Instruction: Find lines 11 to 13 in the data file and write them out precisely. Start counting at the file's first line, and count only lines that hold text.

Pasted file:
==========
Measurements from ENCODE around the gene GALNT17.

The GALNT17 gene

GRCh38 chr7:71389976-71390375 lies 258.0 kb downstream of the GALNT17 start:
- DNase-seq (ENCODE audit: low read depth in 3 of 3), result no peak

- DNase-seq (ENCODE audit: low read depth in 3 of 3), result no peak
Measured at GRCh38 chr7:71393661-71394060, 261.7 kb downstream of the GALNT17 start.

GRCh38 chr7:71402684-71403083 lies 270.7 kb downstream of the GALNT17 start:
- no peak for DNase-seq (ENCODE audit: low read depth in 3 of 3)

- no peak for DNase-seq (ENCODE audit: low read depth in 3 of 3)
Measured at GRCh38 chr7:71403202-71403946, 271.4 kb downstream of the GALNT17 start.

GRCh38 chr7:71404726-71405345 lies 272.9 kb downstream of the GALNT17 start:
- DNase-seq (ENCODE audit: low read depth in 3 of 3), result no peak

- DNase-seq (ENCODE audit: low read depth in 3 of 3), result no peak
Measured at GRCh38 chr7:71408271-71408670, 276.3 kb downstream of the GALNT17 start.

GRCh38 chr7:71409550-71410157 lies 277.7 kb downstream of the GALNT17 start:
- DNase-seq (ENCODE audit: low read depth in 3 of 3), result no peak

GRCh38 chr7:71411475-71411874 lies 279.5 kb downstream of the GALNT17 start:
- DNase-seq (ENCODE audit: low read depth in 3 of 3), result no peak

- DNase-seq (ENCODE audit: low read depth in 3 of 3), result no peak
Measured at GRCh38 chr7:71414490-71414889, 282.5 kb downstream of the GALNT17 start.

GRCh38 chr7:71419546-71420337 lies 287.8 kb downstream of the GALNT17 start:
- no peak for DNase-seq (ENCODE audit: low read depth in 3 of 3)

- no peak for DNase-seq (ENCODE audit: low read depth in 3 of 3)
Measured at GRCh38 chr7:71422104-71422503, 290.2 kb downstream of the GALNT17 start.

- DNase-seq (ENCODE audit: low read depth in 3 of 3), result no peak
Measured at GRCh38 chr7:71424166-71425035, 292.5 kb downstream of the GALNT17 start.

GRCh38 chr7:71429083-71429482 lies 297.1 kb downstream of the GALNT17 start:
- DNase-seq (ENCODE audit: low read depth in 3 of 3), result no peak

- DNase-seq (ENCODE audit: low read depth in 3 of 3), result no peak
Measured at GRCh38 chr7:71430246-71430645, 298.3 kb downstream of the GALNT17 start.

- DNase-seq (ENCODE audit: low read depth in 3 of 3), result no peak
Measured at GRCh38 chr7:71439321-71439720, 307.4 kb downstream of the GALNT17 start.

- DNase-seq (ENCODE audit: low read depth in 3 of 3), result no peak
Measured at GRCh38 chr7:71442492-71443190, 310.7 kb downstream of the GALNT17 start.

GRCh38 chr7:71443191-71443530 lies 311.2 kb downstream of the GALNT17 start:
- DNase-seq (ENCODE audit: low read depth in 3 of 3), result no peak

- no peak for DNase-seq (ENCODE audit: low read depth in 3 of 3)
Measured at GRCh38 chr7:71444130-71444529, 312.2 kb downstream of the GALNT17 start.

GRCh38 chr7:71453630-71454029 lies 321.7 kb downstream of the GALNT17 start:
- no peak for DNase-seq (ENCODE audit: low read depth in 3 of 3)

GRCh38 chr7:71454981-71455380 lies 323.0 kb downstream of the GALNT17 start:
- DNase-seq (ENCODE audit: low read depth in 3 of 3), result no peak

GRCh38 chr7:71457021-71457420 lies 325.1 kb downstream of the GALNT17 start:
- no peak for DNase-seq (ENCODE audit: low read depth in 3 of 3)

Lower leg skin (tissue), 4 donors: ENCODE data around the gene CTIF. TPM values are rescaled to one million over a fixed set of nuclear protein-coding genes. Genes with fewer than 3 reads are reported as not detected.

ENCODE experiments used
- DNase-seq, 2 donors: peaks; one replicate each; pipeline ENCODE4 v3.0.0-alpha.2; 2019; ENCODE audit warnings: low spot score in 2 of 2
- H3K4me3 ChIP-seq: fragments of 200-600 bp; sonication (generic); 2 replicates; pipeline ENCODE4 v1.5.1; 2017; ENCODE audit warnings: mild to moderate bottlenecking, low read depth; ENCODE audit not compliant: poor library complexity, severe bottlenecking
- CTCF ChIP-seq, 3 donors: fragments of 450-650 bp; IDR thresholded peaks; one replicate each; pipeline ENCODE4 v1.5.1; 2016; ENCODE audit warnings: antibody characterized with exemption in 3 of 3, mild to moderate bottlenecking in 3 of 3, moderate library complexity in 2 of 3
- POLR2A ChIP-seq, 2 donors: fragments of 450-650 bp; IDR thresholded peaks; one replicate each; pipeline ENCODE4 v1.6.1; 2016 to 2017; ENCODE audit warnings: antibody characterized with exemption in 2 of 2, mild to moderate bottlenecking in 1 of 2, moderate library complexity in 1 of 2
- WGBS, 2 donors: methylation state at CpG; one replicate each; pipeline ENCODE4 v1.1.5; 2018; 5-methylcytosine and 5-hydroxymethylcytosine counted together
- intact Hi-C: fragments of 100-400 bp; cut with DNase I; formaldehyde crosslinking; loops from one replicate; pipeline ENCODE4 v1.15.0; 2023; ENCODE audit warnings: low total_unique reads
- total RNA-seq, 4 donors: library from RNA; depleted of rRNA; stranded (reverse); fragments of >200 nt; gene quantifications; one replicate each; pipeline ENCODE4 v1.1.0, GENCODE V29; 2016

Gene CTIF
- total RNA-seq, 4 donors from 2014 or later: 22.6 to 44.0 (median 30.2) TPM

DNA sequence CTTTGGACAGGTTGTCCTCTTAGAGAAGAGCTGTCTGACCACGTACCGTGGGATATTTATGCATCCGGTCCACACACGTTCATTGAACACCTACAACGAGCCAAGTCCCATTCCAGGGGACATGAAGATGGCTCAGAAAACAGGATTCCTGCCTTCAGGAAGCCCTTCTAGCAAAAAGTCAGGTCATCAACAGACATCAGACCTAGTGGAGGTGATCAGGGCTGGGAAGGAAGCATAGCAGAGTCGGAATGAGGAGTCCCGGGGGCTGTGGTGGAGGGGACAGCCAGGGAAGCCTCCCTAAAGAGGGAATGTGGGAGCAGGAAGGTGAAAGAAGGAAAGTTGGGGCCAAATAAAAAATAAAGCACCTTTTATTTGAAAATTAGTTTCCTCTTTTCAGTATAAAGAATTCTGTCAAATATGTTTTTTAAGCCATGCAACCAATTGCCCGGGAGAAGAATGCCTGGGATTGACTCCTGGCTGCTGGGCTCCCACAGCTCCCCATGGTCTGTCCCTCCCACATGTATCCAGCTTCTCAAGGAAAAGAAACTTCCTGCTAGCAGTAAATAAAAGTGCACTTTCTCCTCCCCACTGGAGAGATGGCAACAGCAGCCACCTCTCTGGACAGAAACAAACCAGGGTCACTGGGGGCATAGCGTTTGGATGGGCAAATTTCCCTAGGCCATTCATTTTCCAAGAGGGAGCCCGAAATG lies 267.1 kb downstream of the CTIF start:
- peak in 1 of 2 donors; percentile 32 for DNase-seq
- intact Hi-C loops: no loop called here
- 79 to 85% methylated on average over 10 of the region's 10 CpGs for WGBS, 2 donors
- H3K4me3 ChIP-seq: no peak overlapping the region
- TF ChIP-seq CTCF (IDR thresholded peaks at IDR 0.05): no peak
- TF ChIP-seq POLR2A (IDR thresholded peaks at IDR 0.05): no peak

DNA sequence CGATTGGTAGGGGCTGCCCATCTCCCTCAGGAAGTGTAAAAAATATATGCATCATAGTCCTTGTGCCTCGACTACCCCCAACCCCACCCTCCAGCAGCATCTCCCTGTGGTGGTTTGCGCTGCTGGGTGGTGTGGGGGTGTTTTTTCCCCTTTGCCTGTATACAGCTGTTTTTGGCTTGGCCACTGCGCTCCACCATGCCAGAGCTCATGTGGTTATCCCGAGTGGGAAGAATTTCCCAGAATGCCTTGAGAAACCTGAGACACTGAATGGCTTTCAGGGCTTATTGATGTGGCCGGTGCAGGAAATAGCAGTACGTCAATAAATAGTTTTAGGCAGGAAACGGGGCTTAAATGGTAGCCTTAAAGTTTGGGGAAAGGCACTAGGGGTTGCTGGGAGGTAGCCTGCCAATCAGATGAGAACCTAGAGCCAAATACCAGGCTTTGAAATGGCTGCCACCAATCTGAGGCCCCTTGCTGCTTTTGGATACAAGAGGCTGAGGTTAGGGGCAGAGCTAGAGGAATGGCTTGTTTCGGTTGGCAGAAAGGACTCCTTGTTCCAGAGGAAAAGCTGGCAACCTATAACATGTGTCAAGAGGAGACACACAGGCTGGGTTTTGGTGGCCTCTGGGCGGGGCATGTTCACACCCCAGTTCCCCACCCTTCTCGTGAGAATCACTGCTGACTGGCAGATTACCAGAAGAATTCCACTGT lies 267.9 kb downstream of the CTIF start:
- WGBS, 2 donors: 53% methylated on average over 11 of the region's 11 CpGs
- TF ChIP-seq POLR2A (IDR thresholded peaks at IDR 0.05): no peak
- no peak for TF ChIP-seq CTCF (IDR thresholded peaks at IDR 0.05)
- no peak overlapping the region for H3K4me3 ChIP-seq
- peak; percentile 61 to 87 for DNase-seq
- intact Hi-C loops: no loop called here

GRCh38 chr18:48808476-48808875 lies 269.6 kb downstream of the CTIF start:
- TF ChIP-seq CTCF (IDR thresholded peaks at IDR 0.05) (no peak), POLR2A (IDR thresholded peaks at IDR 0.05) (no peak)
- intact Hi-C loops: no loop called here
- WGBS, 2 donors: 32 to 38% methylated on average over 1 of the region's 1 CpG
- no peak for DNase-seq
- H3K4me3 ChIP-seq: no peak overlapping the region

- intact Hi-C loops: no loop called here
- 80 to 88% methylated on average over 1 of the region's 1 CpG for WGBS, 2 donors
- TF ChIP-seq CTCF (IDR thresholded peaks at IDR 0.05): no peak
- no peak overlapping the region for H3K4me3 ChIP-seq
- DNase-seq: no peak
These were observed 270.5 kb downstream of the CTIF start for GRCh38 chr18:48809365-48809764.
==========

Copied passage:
GRCh38 chr7:71404726-71405345 lies 272.9 kb downstream of the GALNT17 start:
- DNase-seq (ENCODE audit: low read depth in 3 of 3), result no peak

- DNase-seq (ENCODE audit: low read depth in 3 of 3), result no peak